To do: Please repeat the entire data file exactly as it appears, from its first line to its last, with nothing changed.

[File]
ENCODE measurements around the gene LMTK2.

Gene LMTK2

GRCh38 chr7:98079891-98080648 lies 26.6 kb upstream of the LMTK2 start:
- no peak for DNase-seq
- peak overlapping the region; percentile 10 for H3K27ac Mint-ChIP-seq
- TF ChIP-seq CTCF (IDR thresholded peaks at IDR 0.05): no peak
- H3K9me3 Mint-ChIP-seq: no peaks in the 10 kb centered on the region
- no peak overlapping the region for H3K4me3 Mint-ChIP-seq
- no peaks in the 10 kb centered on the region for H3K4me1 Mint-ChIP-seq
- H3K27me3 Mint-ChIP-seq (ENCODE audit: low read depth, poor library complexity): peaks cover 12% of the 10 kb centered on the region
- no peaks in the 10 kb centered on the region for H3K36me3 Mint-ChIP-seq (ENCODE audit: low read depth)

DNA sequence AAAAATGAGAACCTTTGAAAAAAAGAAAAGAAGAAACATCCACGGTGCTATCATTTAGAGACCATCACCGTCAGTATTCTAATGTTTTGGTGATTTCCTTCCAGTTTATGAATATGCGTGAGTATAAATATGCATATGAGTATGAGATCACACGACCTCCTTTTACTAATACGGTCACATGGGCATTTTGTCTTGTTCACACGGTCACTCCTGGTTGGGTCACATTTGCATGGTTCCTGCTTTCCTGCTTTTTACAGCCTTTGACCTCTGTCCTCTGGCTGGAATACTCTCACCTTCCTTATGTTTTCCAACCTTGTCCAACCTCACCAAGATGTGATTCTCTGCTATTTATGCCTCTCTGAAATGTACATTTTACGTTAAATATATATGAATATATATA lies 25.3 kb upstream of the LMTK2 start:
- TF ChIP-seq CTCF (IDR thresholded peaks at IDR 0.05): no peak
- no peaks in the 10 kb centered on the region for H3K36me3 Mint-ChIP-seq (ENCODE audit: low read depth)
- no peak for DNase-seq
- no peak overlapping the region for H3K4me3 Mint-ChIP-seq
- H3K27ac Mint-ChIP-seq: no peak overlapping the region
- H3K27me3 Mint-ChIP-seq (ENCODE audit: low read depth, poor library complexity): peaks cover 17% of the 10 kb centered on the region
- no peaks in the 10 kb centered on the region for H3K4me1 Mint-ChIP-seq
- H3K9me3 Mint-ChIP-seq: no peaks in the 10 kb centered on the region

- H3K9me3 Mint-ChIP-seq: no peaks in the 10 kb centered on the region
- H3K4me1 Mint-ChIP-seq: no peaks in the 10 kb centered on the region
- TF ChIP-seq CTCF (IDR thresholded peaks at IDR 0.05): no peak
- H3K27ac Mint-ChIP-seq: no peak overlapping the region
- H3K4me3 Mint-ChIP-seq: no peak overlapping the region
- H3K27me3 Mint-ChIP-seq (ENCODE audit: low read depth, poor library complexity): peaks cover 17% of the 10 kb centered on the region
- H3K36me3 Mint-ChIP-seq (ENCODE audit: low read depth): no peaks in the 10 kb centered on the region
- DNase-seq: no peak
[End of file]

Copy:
ENCODE measurements around the gene LMTK2.

Gene LMTK2

GRCh38 chr7:98079891-98080648 lies 26.6 kb upstream of the LMTK2 start:
- no peak for DNase-seq
- peak overlapping the region; percentile 10 for H3K27ac Mint-ChIP-seq
- TF ChIP-seq CTCF (IDR thresholded peaks at IDR 0.05): no peak
- H3K9me3 Mint-ChIP-seq: no peaks in the 10 kb centered on the region
- no peak overlapping the region for H3K4me3 Mint-ChIP-seq
- no peaks in the 10 kb centered on the region for H3K4me1 Mint-ChIP-seq
- H3K27me3 Mint-ChIP-seq (ENCODE audit: low read depth, poor library complexity): peaks cover 12% of the 10 kb centered on the region
- no peaks in the 10 kb centered on the region for H3K36me3 Mint-ChIP-seq (ENCODE audit: low read depth)

DNA sequence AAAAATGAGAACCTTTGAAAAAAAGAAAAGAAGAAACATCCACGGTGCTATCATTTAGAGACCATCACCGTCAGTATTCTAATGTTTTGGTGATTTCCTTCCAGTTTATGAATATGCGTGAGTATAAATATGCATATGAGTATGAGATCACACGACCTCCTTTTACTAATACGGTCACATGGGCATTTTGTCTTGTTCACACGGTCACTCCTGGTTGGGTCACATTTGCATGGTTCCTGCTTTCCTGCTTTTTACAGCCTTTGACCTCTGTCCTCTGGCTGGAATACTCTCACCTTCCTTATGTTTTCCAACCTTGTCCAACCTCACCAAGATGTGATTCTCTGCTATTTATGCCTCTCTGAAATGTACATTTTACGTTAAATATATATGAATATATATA lies 25.3 kb upstream of the LMTK2 start:
- TF ChIP-seq CTCF (IDR thresholded peaks at IDR 0.05): no peak
- no peaks in the 10 kb centered on the region for H3K36me3 Mint-ChIP-seq (ENCODE audit: low read depth)
- no peak for DNase-seq
- no peak overlapping the region for H3K4me3 Mint-ChIP-seq
- H3K27ac Mint-ChIP-seq: no peak overlapping the region
- H3K27me3 Mint-ChIP-seq (ENCODE audit: low read depth, poor library complexity): peaks cover 17% of the 10 kb centered on the region
- no peaks in the 10 kb centered on the region for H3K4me1 Mint-ChIP-seq
- H3K9me3 Mint-ChIP-seq: no peaks in the 10 kb centered on the region

- H3K9me3 Mint-ChIP-seq: no peaks in the 10 kb centered on the region
- H3K4me1 Mint-ChIP-seq: no peaks in the 10 kb centered on the region
- TF ChIP-seq CTCF (IDR thresholded peaks at IDR 0.05): no peak
- H3K27ac Mint-ChIP-seq: no peak overlapping the region
- H3K4me3 Mint-ChIP-seq: no peak overlapping the region
- H3K27me3 Mint-ChIP-seq (ENCODE audit: low read depth, poor library complexity): peaks cover 17% of the 10 kb centered on the region
- H3K36me3 Mint-ChIP-seq (ENCODE audit: low read depth): no peaks in the 10 kb centered on the region
- DNase-seq: no peak